OLYMPIA – If you didn’t know better, it would have looked like a celebration.
College marching bands and cheerleaders crammed into the state Capitol rotunda Tuesday, grinning and blasting out fight songs. Team mascots high-fived – and sometimes chased – lobbyists and lawmakers. Washington State University boosters handed out ice cream.
The mood was more somber, however, in meetings and a House hearing, where leaders of Washington’s public colleges repeated a grim mantra: Proposed state budget cuts would mean dramatic changes at the campuses that could be an engine for recovery.
After years of improvements, the proposed 12 percent to 18 percent state cuts would “turn back the hand of time in our state eight to 10 years,” warned Elson Floyd, WSU president.
The university has shifted $10 million in spending just to try to blunt cuts through June, he said. Administrative jobs are going unfilled. Travel’s been cut, as has discretionary spending. The college is trying to get approval for early-retirement programs for faculty and staff.
Under Gov. Chris Gregoire’s proposed 12 percent budget cut or the state Senate’s 18 percent cut, he said, WSU would accept fewer students, have larger classes and employ fewer faculty members, staff and researchers. It would offer fewer services statewide and fewer degrees, and getting a degree would take longer.
“Now is the time for you to continue the considerable investment that you have made,” Floyd told lawmakers. “It is shortsighted for us to waver from those commitments.”
“Higher ed is part of the solution, not part of the problem,” echoed Bruce Shepard, president of Western Washington University.
The state’s four-year schools can raise tuition by up to 7 percent a year, and some lawmakers are clearly interested in offsetting the budget cuts with larger tuition increases. But Floyd and other presidents are cautioning against making college harder to afford. The same economic crisis that’s hurt the state budget is hurting students and their families, Floyd said.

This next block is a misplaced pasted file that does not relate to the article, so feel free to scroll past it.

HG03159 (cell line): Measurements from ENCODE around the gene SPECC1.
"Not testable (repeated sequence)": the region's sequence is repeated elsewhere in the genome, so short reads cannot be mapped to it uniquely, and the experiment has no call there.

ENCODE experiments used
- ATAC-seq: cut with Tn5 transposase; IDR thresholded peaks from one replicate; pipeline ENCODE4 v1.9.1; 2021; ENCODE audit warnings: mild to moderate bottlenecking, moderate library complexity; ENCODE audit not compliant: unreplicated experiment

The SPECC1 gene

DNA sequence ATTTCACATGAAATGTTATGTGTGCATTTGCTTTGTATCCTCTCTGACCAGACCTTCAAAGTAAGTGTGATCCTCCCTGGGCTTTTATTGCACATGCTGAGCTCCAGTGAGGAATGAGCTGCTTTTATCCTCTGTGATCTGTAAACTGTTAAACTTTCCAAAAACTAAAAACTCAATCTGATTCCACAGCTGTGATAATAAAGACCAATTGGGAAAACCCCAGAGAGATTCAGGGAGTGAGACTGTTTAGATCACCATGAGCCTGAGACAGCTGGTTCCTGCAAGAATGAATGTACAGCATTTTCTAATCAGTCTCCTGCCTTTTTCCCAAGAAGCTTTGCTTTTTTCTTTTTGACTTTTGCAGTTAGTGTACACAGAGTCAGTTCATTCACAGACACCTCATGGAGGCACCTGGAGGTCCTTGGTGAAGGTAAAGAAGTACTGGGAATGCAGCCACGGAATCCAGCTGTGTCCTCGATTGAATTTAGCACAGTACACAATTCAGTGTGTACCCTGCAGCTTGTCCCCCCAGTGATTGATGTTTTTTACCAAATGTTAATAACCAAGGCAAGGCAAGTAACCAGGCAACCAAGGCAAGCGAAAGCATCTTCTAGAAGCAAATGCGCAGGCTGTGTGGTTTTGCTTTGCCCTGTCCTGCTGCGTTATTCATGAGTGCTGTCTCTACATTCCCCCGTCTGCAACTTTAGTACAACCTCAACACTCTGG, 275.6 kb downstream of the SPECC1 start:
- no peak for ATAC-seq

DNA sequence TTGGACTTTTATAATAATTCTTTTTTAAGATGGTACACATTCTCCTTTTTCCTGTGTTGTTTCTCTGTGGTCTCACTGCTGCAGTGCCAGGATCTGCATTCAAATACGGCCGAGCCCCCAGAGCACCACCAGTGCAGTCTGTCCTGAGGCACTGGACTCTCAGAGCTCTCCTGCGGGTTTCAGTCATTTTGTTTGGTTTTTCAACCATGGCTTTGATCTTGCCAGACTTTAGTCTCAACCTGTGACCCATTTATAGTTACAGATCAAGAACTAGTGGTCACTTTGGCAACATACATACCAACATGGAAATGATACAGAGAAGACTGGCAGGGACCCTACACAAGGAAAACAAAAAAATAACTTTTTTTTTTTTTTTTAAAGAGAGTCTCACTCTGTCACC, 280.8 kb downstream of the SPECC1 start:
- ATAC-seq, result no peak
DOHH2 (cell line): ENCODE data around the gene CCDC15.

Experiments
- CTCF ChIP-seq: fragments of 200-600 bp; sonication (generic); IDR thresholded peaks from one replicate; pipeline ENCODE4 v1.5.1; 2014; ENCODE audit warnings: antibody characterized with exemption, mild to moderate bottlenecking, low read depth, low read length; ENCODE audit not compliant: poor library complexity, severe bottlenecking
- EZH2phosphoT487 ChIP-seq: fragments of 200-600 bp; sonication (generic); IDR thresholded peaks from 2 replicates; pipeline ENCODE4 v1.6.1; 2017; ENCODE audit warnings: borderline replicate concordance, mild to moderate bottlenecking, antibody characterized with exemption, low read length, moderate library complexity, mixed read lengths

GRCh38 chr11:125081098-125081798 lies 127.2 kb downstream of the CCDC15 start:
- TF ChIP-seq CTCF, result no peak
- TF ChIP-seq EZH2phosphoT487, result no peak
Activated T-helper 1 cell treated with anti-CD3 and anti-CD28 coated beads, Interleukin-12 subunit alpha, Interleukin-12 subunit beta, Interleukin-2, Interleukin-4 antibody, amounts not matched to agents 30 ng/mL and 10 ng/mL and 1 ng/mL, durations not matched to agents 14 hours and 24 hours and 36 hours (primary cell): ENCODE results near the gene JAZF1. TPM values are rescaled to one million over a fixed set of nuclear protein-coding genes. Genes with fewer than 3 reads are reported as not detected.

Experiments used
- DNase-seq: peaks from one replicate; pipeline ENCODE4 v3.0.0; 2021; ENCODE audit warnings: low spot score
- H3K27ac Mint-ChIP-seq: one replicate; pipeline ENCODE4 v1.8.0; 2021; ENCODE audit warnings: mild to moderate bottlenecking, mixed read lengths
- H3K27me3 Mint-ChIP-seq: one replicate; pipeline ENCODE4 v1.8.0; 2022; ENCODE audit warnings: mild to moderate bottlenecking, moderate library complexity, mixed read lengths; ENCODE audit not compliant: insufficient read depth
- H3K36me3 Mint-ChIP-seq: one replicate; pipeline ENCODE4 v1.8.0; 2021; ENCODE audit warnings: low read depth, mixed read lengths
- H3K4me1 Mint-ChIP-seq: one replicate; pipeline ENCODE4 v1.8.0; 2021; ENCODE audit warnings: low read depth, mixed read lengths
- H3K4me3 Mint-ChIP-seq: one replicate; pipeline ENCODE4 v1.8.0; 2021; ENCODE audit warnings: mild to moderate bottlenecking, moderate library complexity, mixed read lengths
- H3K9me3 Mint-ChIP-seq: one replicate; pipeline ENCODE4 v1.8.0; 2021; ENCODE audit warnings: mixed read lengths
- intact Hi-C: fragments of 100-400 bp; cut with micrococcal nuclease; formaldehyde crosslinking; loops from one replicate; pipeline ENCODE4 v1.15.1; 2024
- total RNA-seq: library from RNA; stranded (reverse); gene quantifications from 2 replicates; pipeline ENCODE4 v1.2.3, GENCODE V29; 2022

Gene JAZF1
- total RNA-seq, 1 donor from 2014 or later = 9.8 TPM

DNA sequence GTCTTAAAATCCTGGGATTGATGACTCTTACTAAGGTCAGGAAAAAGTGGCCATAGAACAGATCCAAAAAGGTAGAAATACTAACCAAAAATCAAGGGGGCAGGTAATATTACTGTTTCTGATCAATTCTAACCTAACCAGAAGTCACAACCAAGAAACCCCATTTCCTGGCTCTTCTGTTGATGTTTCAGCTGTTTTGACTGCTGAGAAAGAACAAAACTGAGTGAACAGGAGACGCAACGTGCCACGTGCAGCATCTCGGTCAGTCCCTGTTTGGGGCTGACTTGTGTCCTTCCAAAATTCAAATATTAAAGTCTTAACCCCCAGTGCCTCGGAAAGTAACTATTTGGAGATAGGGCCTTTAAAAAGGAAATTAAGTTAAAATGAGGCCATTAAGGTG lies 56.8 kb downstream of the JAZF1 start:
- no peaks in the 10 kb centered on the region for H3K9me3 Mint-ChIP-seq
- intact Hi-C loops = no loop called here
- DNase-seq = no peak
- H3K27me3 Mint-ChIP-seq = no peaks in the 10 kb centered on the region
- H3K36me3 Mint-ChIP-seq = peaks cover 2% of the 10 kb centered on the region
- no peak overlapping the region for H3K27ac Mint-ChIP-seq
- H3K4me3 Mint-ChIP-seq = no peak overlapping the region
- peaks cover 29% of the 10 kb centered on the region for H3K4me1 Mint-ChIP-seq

“And shame on us when we get to a point at which we are pricing students and their families out of higher education,” he said.
Lawmakers are proposing bills intended to help. Among them:
•Streamlining existing financial aid programs to make them easier to navigate.
•Stressing high-demand training at colleges.
•Expanding internships, work-study and other training programs.
•Creating more opportunities for high school students to take college classes.
•Sharply expanding the use of online learning.
Rural areas, in particular, are driving a surging demand for online courses, said Rep. Reuven Carlyle, D-Seattle.
The college presidents said they’re trying to find as much savings as possible.
“I think all of us are hoping that it’ll be 12 (percent cuts),” Floyd said, “and we’re preparing for 18.”
Shepard said that Western has been soliciting suggestions for savings on a Web page it put up. Within two days, he said, people had contributed 150 ideas. But none, he suggested, are anywhere close to undoing the proposed cuts.
“They are things like printing final exams on both sides of the paper,” he said. “And that’s not going to find us $30 million.”